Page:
CodeBork | Tales from the Codeface

The coding blog of Alastair Smith, a software developer based in Cambridge, UK. Interested in DevOps, Azure, Kubernetes, .NET Core, and VueJS.

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DDD South West 4 ran a couple of weeks back, and I was lucky enough to be amongst the attendees. Here’s a round-up of my experience.

I was travelling to DDD South West 4 with my friend and colleague Adrian; this was our second DDDSW, and after last year decided that it would be better to catch the train to Bristol rather than driving as we did last year; in another change from last year, we also decided to book into the speakers’ hotel which turned out to be a good choice. Like last year, the event was held at the University of West of England, a little way outside Bristol. UWE proved to be a good venue, if a bit warm due to the air conditioning being turned off (on the warmest day of the year so far).

The journey to Bristol from Paddington was pretty horrible: we’d decided not to book seats on the train, which was packed. Even the corridors were rammed with people standing all the way there. I will, in future, be reserving seats on longer train journeys! We didn’t make it in time for the pre-event dinner on the Friday night, so we checked into the hotel and retired to the pub over the road, the rather good Fox Den, where we met a few other attendees. After the Fox Den closed later that evening, we moved to the hotel bar, found a larger group of attendees, and stayed up for a while chatting.

The event itself began with an early start, a disappointing breakfast at the hotel, and a wander over to UWE. We arrived in plenty of time to pick up our swag bag and register for the post-event meal, and went in search of the coffee and pastries.

After a brief welcome and introduction from über-organiser Guy, I went to my first session, Chris Hay’s Redis the New Black on the repeat track. Chris gave us a clear and thorough overview of Redis, and was as engaging and interesting a speaker as always; highlights included the section he presented from the floor, and the story about the time he nearly got killed by the mafia. Redis seems like a cool technology, and I’ll keep it in mind for the future if I find I need a separate caching store.

Next up, I went to Tim Gaunt’s session, entitled Taking it from Side Line to Full Time, figuring it would be useful for GiveCRM. Tim presented very well on the nuts and bolts of kicking off a start-up, and I’m glad to say that it seems we’re doing many of the right things for GiveCRM based on his experiences.

After the coffee break, I went along to Ashic Mahtab’s Clean up your JavaScript Act. Ashic spoke clearly on using QUnit, a JavaScript unit testing framework, in TeamCity builds, and how Knockout.js can reduce the amount of code that you need to write, whilst also making your front-end JavaScript more testable through the application of the MVVM pattern.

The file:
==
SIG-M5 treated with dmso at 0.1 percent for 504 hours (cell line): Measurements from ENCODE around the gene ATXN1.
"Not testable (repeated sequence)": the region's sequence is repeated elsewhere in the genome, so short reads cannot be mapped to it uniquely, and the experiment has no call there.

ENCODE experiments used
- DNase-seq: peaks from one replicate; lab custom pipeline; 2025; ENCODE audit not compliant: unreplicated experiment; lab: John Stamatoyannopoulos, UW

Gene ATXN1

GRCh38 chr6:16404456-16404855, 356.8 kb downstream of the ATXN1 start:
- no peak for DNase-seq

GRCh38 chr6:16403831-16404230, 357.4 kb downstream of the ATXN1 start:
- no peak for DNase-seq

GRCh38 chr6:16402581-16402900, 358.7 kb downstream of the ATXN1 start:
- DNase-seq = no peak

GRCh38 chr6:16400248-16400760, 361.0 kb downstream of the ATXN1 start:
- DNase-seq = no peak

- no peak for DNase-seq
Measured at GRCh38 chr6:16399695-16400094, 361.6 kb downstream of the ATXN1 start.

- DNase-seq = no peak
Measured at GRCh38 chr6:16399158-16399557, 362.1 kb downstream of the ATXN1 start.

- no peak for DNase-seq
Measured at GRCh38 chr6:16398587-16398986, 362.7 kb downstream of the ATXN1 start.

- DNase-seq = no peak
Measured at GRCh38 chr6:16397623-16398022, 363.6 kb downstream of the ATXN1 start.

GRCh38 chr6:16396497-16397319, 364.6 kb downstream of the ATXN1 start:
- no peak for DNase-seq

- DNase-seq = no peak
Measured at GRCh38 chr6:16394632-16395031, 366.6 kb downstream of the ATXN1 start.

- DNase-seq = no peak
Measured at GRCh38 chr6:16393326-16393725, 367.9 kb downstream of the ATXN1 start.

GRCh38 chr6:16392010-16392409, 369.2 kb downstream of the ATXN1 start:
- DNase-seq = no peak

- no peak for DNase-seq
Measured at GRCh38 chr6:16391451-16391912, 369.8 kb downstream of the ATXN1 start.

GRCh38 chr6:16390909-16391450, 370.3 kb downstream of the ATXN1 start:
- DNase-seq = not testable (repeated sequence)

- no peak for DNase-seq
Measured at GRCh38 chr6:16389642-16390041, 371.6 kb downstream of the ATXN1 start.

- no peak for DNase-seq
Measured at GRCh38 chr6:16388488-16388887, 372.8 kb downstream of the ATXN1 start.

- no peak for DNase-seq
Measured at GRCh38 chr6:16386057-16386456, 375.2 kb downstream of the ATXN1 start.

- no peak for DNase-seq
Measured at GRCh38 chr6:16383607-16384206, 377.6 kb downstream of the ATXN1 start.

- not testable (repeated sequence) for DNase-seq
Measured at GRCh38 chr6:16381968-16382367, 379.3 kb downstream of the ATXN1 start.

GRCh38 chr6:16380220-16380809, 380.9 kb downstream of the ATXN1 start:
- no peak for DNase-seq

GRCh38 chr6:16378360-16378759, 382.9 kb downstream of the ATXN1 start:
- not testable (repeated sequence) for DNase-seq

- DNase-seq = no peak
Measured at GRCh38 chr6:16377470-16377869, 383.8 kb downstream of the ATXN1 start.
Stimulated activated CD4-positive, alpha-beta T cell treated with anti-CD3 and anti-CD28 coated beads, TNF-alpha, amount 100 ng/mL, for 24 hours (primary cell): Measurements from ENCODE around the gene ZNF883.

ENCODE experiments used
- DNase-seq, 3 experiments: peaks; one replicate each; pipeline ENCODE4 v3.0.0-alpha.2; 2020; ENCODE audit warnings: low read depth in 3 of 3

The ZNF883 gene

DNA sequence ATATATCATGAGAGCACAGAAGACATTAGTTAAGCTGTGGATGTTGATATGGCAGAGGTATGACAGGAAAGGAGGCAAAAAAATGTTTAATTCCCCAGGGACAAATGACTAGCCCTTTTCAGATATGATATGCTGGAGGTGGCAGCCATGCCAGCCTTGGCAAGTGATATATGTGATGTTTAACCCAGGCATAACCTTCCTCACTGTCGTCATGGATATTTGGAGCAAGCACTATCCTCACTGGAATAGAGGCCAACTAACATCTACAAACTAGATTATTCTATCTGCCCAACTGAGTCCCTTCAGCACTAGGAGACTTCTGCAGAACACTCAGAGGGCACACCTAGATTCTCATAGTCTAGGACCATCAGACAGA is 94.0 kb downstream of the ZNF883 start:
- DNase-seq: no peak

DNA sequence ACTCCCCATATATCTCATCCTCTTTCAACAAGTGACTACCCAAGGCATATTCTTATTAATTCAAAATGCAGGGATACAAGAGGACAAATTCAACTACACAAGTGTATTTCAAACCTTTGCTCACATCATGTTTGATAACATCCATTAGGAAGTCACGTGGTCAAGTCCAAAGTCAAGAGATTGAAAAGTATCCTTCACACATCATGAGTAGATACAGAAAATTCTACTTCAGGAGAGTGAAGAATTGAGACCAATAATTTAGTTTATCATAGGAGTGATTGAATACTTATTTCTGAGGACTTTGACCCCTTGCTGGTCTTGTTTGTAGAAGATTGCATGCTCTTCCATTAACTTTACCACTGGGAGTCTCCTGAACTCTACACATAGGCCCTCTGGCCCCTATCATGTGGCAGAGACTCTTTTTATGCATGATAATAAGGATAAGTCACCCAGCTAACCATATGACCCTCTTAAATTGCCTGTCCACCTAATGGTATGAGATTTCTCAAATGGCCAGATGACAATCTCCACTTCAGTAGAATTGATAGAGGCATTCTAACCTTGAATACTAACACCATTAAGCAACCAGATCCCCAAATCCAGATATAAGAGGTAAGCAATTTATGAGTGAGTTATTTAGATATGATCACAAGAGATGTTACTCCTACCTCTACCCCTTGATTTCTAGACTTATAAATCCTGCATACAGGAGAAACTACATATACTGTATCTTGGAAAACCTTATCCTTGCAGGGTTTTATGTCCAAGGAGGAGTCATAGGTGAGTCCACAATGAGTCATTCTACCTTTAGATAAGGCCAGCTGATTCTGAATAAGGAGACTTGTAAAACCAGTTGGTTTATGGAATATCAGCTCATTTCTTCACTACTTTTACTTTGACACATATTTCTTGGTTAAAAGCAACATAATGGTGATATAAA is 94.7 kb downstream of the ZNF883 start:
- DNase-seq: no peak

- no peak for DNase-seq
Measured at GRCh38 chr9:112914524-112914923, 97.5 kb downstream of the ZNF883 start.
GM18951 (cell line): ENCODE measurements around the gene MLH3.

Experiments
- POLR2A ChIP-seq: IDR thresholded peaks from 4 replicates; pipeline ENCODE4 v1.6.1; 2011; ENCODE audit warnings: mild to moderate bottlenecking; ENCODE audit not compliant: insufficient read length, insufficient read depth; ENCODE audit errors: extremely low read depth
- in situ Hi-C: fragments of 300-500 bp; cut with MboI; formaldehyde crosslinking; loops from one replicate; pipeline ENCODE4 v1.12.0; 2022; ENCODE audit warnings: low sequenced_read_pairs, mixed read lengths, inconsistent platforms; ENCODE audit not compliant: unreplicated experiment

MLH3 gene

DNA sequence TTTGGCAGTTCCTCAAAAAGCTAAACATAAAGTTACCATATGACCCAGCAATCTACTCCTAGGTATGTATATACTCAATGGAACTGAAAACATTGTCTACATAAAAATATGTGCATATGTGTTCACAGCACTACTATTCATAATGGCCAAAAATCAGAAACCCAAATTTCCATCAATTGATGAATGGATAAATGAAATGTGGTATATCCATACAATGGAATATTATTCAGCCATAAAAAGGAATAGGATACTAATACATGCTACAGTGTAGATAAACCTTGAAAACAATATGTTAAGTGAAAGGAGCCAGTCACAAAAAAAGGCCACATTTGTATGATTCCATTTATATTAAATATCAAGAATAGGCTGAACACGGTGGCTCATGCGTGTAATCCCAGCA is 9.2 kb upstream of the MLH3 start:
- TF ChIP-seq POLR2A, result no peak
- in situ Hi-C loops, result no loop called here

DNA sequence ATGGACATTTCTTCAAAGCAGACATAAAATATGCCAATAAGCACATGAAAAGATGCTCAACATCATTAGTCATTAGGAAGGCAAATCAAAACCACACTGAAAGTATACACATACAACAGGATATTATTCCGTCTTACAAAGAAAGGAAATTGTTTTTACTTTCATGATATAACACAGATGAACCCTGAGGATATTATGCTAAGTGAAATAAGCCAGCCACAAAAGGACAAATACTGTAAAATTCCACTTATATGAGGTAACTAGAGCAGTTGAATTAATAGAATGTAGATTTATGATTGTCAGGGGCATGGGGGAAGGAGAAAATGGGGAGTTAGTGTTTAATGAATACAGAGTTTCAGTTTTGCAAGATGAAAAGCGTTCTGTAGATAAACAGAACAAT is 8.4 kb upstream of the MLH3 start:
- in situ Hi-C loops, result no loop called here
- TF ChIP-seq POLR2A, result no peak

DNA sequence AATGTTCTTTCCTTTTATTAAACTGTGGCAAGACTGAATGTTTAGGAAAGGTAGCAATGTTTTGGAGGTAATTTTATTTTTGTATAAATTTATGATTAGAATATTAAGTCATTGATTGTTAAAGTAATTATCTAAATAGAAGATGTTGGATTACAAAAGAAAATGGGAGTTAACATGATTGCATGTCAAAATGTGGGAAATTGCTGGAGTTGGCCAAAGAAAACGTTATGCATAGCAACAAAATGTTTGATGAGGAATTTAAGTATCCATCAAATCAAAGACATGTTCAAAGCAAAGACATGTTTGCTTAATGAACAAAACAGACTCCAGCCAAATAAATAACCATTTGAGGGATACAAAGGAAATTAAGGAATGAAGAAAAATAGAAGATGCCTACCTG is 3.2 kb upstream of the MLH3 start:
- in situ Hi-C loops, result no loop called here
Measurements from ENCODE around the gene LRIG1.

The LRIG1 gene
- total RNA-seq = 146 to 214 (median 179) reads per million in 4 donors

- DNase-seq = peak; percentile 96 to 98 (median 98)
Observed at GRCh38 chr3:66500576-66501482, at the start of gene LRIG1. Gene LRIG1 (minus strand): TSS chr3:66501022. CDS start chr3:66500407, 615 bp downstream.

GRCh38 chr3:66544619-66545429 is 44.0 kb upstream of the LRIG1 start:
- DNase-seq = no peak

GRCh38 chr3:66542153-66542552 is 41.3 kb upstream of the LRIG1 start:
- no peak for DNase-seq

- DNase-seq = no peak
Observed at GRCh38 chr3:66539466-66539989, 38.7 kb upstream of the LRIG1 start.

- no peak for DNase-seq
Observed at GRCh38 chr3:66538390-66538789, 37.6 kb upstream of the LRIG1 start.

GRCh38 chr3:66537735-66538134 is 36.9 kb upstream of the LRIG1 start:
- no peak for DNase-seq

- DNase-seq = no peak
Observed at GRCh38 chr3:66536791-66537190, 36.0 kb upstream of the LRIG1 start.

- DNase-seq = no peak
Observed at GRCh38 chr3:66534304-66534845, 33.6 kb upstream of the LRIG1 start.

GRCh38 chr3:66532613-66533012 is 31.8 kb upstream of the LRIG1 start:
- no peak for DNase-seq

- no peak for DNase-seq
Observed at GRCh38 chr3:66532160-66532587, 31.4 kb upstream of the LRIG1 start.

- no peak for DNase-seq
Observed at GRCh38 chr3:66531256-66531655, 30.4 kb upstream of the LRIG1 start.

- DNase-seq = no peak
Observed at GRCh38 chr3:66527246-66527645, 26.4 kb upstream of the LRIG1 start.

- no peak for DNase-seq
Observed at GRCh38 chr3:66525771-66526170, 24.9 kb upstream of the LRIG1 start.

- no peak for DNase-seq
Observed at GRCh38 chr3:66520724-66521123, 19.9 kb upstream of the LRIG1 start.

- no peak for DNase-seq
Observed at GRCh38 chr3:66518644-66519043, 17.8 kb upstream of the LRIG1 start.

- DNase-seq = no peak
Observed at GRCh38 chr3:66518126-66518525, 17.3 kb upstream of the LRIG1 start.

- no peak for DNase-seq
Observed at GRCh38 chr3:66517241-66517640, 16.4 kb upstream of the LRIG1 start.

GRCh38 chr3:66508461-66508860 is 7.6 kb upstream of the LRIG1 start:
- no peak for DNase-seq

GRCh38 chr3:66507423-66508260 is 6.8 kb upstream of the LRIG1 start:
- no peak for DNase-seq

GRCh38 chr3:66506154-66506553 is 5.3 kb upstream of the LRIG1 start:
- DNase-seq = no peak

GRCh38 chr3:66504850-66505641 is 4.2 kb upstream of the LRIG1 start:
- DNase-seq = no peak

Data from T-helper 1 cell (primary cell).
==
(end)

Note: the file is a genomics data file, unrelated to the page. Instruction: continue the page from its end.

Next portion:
After collecting our mahoosive lunches featuring sandwiches, cornish pasties, muffins, and more, Adrian and I headed back down to the main room for the lunchtime lightning presentations and grok talks. There was an interesting and highly varied array of presentations, on topics from AppHarbor, through to a masters degree programme (…), to some guy’s holiday snaps! To be fair, being a geek, he had also used his round-the-world tour to document the WiFi provision in every corner of the globe.

After lunch was Seb Lambla’s talk on Web Caching. This was an interesting session, as it was presented entirely from the perspective of HTTP, so dug into the nuts and bolts of the various locations and types of cache that might be between you and the requested website, what the various HTTP headers mean (hint: generally the opposite of what they say), and which headers you need to send to support different scenarios.

Next it was the famous cream tea break, although I had to skip the food as I was still stuffed from lunch!
The final session I attended was NoSQL Document Databases: Why Would You Use One?, delivered by Ian Russell, a first-time speaker at a DDD event. Ian spoke well, and knew the subject matter, but his presenting style didn’t seem to sit well with his audience; speaking to him later that week, at the Progressive .NET Tutorials, it turns out he was expecting some feedback and dialogue with the audience, which wasn’t really forthcoming from that particular group of people, and what discussion there was got bogged down in something of a SQL Server-vs-NoSQL debate.

Thank you to all the sponsors who made DDD South West 4 possible, in particular Gibraltar Software for sponsoring the morning coffee and danish, and eDevelopment for putting on the afternoon Cream Tea! Also particular thanks must go to JetBrains as well, for supplying the dotTrace licence I won at the swag giveaway at the end!